The governor is talking about creating a commission to gather the facts and suggest a re-structuring for Metra. It’s just like what Gov. Pat Quinn did when political muscle was being used to influence admissions at the University of Illinois.
“We had the situation with the University of Illinois, and a number of the trustees back then resigned, and I did put together a task force to look at the whole issue. We appointed new trustees, but I had direct appointment power then, and they’ve been able to straighten things out,” he said.
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The way Metra, the Chicago-area commuter rail agency, is structured now, the governor does not appoint the board members, and he has to go through rigmarole if he wants to remove any of them. Four of the 11 have resigned on their own.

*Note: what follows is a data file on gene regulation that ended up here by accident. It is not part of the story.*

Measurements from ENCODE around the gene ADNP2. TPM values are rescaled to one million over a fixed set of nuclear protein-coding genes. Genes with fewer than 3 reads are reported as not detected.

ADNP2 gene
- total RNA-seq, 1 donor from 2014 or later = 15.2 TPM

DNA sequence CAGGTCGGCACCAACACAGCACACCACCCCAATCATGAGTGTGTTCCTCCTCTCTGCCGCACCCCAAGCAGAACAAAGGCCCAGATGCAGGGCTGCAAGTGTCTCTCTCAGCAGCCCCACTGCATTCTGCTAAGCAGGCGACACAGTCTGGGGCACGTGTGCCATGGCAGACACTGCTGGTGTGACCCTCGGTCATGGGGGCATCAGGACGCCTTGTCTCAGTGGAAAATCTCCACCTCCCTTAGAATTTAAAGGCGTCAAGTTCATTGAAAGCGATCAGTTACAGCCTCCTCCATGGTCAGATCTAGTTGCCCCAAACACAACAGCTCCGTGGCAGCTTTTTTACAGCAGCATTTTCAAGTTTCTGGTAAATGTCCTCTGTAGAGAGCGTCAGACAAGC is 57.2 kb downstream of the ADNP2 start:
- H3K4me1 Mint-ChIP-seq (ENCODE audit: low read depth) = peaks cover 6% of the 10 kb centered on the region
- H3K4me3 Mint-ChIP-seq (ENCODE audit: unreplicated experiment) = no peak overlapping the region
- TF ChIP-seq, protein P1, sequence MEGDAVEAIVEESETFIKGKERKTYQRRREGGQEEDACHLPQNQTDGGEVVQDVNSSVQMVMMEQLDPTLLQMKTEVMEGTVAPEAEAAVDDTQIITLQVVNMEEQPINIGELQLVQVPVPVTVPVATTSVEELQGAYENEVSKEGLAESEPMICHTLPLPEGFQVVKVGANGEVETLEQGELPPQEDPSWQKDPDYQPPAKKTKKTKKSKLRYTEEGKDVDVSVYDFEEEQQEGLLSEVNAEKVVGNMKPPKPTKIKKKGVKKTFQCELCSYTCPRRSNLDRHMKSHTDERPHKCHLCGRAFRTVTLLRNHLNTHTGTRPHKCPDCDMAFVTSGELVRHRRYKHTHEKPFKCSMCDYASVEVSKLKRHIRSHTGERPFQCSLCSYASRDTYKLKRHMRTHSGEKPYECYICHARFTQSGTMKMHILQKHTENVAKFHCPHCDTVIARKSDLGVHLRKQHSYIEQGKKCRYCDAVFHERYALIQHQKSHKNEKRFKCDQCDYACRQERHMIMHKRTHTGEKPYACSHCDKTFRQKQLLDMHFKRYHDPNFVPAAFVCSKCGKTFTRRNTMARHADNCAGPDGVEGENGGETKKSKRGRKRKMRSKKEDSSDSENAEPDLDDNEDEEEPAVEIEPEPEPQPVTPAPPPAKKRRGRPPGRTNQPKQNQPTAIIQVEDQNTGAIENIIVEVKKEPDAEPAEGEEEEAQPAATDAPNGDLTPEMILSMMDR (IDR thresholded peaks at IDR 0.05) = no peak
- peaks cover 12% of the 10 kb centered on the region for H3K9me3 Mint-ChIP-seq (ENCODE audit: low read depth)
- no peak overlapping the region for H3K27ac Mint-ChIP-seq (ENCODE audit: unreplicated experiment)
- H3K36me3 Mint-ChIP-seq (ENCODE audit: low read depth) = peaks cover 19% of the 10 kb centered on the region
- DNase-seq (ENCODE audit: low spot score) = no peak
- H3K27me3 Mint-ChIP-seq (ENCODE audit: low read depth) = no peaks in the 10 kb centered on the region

The Metra board forced out the executive director, Alex D. Clifford, when they learned Clifford had ignored political patronage requests from the Illinois House speaker and other politicians.
Quinn says he’d like a task force to include experts in public transportation operations and finance, and ethics experts, to determine how to insulate Chicago-area commuter rail from influence by politicians.
Quinn says the agency must be reformed following three scandals – this one and two others:
The 2006 conviction of Metra board member Donald Udstuen for federal tax fraud for taking tens of thousands of dollars from contractors over 15 years.
Philip A. Pagano, the executive director of Metra, embezzled from the agency, a fact which came to light when he committed suicide by stepping in front of a Metra train in 2010.